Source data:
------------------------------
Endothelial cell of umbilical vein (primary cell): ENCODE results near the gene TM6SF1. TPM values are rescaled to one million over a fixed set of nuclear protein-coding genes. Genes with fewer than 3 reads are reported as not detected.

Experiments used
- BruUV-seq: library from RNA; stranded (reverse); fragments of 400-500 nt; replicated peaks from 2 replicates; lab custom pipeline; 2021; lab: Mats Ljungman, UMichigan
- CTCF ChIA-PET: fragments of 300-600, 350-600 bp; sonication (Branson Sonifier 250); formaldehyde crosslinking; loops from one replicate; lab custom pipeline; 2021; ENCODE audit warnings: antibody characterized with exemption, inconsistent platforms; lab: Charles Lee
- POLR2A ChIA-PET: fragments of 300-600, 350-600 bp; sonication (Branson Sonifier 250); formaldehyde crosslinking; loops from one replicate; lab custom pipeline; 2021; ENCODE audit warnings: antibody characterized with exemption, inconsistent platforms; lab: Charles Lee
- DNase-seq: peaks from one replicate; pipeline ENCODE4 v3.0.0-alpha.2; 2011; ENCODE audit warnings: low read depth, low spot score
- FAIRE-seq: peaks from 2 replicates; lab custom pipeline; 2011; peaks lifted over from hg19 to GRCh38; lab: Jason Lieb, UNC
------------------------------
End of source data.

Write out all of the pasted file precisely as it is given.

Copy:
Endothelial cell of umbilical vein (primary cell): ENCODE results near the gene TM6SF1. TPM values are rescaled to one million over a fixed set of nuclear protein-coding genes. Genes with fewer than 3 reads are reported as not detected.

Experiments used
- BruUV-seq: library from RNA; stranded (reverse); fragments of 400-500 nt; replicated peaks from 2 replicates; lab custom pipeline; 2021; lab: Mats Ljungman, UMichigan
- CTCF ChIA-PET: fragments of 300-600, 350-600 bp; sonication (Branson Sonifier 250); formaldehyde crosslinking; loops from one replicate; lab custom pipeline; 2021; ENCODE audit warnings: antibody characterized with exemption, inconsistent platforms; lab: Charles Lee
- POLR2A ChIA-PET: fragments of 300-600, 350-600 bp; sonication (Branson Sonifier 250); formaldehyde crosslinking; loops from one replicate; lab custom pipeline; 2021; ENCODE audit warnings: antibody characterized with exemption, inconsistent platforms; lab: Charles Lee
- DNase-seq: peaks from one replicate; pipeline ENCODE4 v3.0.0-alpha.2; 2011; ENCODE audit warnings: low read depth, low spot score
- FAIRE-seq: peaks from 2 replicates; lab custom pipeline; 2011; peaks lifted over from hg19 to GRCh38; lab: Jason Lieb, UNC